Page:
OSLO, Nov 17 (Reuters) – Norway’s oil and gas firms have raised their investment forecasts for 2022 and 2023 as more development plans are being made, a national statistics office (SSB) survey showed on Thursday.
The country’s biggest business sector now expects to invest 175.3 billion Norwegian crowns ($17.50 billion) in 2022, up from a forecast of 172.8 billion made in August, the SSB said.
Next year’s investments are seen at 149.7 billion crowns, up from a previous view of 135.3 billion, but the figure is expected to increase as companies plan to approve more projects by the end of this year, it added.
Spending on new offshore fields is only included in the survey when companies submit plans for development and operation (PDO) to the authorities.
Oil companies are expected to approve more than a dozen new projects by the end of this year, when Norway’s temporary tax incentives, which were approved in 2020 to support offshore investments, expire.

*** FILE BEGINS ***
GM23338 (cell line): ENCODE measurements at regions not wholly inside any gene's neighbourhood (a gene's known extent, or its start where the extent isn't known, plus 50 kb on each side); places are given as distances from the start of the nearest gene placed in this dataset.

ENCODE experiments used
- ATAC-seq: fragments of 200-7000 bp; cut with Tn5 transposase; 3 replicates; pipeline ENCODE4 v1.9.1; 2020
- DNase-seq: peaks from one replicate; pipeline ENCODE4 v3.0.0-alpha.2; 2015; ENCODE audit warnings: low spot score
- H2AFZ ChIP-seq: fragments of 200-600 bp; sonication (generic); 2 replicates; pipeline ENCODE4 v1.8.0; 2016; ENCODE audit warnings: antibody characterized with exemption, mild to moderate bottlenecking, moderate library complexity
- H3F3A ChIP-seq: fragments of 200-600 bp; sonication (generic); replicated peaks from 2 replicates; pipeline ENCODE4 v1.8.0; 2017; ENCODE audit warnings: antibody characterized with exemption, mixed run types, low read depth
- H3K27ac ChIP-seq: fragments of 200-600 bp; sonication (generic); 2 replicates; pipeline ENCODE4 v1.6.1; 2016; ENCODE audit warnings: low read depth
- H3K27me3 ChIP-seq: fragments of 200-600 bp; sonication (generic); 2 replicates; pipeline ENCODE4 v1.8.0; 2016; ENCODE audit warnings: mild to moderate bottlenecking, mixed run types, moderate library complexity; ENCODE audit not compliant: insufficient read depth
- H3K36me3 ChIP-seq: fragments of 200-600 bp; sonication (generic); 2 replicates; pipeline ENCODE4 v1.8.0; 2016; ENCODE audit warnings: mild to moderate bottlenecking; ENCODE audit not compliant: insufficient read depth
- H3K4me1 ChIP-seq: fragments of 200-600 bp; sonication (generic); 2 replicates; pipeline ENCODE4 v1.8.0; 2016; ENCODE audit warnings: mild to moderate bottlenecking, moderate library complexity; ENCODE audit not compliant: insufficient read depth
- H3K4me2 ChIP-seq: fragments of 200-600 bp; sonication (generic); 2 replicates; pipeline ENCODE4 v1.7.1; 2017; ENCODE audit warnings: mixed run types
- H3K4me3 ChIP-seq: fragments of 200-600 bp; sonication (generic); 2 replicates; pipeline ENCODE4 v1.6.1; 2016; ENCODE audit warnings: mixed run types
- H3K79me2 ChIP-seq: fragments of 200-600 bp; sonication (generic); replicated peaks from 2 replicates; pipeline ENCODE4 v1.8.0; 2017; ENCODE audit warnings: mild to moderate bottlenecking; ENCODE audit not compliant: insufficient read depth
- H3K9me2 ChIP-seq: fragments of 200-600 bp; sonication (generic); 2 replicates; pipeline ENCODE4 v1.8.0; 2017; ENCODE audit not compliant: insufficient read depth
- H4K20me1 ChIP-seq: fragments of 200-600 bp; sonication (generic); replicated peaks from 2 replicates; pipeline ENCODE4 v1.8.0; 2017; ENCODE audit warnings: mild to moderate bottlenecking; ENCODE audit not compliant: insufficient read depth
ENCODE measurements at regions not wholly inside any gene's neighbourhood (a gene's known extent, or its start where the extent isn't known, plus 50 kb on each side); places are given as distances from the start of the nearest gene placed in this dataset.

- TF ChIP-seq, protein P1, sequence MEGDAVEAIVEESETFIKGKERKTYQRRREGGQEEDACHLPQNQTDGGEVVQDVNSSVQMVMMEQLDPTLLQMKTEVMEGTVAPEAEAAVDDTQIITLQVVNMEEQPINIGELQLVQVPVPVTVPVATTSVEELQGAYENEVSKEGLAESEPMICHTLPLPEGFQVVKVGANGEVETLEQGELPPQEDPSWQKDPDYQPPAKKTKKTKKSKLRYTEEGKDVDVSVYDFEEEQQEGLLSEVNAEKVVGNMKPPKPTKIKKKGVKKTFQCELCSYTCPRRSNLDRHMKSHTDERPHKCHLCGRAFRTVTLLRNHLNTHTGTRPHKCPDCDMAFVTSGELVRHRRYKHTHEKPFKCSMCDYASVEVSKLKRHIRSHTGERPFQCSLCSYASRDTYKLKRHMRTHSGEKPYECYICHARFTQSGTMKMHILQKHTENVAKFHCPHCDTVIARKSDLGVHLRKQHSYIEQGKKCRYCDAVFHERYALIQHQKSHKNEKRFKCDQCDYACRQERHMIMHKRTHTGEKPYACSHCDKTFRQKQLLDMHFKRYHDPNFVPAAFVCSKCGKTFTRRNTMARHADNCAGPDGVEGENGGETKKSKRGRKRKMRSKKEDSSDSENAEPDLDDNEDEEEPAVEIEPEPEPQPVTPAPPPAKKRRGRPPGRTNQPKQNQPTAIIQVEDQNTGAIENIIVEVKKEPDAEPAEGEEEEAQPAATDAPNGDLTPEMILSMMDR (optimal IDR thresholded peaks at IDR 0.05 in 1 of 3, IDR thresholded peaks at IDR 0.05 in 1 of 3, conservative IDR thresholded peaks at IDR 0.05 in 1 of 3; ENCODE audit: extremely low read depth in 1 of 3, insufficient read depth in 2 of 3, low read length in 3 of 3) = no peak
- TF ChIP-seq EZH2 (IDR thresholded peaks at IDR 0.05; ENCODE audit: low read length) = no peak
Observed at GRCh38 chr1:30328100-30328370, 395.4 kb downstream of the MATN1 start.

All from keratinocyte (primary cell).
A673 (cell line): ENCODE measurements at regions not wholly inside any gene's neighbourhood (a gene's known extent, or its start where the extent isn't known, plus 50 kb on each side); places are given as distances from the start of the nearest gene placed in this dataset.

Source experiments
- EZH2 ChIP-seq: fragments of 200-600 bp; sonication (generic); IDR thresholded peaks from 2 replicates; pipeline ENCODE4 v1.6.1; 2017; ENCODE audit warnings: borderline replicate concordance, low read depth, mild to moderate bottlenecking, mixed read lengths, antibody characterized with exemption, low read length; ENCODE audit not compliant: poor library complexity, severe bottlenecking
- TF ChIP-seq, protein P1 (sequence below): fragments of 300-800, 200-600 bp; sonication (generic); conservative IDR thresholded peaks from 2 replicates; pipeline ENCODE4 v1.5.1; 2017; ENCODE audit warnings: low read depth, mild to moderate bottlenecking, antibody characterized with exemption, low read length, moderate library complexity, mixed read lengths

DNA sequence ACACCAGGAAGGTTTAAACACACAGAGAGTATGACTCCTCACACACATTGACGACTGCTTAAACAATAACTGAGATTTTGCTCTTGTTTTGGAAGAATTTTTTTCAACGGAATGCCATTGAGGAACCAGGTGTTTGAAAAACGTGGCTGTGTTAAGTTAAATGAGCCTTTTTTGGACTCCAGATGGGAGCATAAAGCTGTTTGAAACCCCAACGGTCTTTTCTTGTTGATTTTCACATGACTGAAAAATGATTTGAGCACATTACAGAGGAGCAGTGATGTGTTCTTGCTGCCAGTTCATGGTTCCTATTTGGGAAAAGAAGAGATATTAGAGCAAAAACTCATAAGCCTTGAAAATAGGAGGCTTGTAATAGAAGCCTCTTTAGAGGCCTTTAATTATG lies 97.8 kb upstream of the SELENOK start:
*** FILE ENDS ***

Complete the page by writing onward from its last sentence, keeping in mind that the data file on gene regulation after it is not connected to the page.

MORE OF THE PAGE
As a result, the estimate for 2023 will likely increase significantly when numbers are next updated in February, SSB said.
“In that survey, the first estimate for 2024 is also published. With all these developments included already then, there is reason to expect a relatively high initial estimate for 2024,” SSB said in a statement.
The investments in field development for 2023 rose by 12% to 50.2 billion crowns compared to the previous survey, mainly due to higher cost estimates in some fields, it added.
Expected spending on exploration was broadly unchanged.
Rising costs and supply chain bottlenecks, as well as market uncertainty could put some planned projects on hold.
Last week, Equinor (EQNR.OL) postponed a decision on whether to develop the Arctic Wisting oil discovery, which would have become the world’s northernmost producing field.
($1 = 10.0200 Norwegian crowns)
Reporting by Nerijus Adomaitis; Editing by Terje Solsvik and Christopher Cushing
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